If you wait around long enough, you might capture mundane movements and banal images of everyday life. Do it persistently and a pattern will emerge, a red thread of human behaviour will be visible. Born in the Dominican Republic but based in Mexico, Cartagena has spent the last few years documenting the travel habits of the people of Monterrey, a city in the North-East corner of Mexico. Shooting cars and trucks as they drive to work in the morning, Cartagena has been able to capture a stunning snapshot of what is probably the least exciting moment of their day.
Begin this TED Study with a fascinating read that gives context and clarity to the material. Right now, our economy operates as Paul Hawken said, "by stealing the future, selling it in the present and calling it GDP.
But if we think differently, I think that, in fact, we can have cities that are not only zero emissions, but have unlimited possibilities as well.
Alex Steffen The urgency of urban planning today Within a few decades' time, we can expect the planet to become more crowded, resources more precious, and innovative urban planners increasingly important. By midcentury, the global population will likely top nine billion, and more than half will live in cities.
What will these cities look like? Will we have the resources to power them and comfortably provide for their residents? Will global urbanization harmonize with efforts to curb climate change and secure a sustainable future, or are these forces hurtling towards a head-on collision?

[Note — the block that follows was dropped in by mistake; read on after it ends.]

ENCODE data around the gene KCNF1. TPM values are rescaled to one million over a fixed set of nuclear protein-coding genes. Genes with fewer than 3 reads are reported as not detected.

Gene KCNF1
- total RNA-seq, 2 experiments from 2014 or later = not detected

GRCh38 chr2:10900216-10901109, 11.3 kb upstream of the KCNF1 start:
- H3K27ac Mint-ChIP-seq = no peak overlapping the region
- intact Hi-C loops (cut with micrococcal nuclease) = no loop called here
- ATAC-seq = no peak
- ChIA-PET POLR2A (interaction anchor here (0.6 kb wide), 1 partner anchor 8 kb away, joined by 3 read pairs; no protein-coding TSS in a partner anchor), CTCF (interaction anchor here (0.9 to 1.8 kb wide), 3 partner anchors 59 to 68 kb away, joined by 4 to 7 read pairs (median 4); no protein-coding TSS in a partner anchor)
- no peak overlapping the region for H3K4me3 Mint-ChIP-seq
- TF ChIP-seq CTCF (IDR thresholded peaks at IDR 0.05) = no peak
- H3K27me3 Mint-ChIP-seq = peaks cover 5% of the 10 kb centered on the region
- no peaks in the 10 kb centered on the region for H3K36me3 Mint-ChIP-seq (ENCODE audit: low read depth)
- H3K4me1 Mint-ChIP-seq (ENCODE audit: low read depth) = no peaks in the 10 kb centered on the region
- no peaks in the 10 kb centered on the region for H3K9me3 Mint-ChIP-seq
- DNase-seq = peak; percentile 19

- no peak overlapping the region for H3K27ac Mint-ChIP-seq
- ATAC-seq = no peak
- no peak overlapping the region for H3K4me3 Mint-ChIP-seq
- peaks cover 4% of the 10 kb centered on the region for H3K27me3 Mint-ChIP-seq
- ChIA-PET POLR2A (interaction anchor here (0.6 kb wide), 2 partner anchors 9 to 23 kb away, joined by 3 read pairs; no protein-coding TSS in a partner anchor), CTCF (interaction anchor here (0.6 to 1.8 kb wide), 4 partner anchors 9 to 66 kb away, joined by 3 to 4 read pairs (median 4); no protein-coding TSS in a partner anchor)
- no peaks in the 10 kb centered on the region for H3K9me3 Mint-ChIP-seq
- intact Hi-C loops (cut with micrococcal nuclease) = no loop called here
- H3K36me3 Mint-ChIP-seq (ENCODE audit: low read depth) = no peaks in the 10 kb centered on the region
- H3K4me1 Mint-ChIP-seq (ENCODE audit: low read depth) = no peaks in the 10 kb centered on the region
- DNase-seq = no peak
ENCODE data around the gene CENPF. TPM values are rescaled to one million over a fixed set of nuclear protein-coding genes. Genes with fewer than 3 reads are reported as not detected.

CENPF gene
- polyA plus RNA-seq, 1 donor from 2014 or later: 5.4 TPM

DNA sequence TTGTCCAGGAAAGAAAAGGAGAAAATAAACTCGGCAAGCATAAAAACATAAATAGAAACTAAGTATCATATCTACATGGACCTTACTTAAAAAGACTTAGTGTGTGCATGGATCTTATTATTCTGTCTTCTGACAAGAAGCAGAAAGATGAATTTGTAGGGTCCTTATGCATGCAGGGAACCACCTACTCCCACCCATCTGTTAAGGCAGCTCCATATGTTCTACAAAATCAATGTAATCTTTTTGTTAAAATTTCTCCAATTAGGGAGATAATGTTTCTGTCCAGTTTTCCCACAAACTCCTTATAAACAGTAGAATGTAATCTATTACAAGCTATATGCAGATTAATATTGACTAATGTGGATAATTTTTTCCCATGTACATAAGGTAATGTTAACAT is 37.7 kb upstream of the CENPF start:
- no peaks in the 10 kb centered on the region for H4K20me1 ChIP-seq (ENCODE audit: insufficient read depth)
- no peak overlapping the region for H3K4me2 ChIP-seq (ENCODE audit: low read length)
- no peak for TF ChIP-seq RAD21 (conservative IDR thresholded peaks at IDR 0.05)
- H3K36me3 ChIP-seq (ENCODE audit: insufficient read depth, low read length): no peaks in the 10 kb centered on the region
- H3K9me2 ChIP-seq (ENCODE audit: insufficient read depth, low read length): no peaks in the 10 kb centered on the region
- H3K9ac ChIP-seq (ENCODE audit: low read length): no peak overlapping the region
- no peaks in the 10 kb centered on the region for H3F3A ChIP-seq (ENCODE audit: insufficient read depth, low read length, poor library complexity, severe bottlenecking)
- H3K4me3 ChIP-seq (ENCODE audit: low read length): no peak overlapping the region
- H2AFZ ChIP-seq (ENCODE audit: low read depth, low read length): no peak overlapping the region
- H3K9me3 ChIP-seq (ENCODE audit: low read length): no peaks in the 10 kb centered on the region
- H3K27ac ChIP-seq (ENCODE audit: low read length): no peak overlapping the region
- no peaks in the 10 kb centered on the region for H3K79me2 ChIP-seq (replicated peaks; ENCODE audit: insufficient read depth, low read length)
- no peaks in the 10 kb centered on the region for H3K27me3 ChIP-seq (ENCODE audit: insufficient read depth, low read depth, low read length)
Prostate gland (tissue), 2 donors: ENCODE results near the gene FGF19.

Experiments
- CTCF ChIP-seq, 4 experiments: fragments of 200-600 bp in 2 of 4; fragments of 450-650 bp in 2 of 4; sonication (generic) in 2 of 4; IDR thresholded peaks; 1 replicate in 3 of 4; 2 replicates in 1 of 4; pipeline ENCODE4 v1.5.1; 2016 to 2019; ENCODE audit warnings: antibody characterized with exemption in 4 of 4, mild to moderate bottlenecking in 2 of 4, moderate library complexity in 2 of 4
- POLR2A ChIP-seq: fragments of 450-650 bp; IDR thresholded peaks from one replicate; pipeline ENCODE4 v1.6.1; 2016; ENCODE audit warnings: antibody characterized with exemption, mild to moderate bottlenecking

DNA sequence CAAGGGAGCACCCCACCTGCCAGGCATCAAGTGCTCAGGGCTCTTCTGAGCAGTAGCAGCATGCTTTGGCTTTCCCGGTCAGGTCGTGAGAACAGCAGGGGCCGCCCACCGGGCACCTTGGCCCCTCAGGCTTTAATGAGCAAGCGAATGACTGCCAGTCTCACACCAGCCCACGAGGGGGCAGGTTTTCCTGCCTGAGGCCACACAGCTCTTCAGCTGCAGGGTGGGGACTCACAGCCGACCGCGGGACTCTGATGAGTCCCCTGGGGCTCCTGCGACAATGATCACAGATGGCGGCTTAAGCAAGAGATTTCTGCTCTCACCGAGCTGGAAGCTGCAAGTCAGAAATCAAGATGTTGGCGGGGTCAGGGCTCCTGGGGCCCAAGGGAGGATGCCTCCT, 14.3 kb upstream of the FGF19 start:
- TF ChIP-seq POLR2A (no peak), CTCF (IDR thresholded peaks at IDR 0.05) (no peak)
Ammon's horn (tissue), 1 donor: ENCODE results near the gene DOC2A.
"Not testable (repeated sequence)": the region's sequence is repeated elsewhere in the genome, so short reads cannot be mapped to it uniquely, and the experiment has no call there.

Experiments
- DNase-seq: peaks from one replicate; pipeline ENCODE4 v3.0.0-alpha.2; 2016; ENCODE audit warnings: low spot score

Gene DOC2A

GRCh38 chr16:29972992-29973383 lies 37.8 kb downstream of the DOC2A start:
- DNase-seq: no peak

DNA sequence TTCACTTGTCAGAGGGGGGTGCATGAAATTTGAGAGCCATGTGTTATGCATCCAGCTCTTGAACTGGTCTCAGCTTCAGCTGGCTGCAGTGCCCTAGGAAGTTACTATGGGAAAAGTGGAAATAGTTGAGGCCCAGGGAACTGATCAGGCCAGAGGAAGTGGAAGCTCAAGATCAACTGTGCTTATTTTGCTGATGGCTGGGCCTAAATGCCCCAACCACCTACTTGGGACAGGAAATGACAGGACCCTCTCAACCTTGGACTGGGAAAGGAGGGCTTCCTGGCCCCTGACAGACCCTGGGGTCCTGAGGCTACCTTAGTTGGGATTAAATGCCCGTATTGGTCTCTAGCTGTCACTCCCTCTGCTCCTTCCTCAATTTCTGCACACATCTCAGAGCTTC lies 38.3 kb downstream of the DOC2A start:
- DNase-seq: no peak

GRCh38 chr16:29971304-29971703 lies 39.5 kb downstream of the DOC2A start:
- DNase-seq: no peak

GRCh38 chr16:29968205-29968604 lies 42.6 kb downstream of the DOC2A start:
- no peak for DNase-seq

The TED speakers featured in Ecofying Cities underscore the urgency, but also suggest that some optimism's in order as they outline the issues and Urban transportation essay imaginative solutions. There's no single reason for or response to the complex environmental, economic and social challenges that are part of our future in cities.
They call for multiple approaches, originating from different sources — individuals, communities, governments, businesses — and deployed at different levels — in the home, the neighborhood, the city, region, nation and across the globe — to respond to the challenges at hand.
As Alex Steffen reminds the urban planners, architects, designers, elected leaders and others involved in the effort, "All those cities are opportunities. A brief history For centuries, successful city-building has required careful attention to the environmental consequences of urban development.
In this block, we will study the ever-important urban transportation system. We will begin with an introduction to urban transportation systems (), and then we will learn how to manage urban transportation systems (). In this block, we will study the ever-important urban transportation system. We will begin with an introduction to urban transportation systems (), and then we will learn how to manage urban transportation systems (). Urban Transportation Essay - The development of urban transportation has not changed with the cities; cities have changed with transportation. In the early years of transportation it was the mass transit of horse and buggies or electric rail cars that shaped cities.